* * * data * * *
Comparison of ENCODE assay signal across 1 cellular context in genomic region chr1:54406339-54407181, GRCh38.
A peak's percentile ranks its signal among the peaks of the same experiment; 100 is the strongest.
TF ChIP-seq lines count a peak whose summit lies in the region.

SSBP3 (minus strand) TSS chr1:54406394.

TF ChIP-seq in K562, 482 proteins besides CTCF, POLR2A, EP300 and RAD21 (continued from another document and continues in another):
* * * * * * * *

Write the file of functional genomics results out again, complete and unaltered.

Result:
Comparison of ENCODE assay signal across 1 cellular context in genomic region chr1:54406339-54407181, GRCh38.
A peak's percentile ranks its signal among the peaks of the same experiment; 100 is the strongest.
TF ChIP-seq lines count a peak whose summit lies in the region.

SSBP3 (minus strand) TSS chr1:54406394.

TF ChIP-seq in K562, 482 proteins besides CTCF, POLR2A, EP300 and RAD21 (continued from another document and continues in another):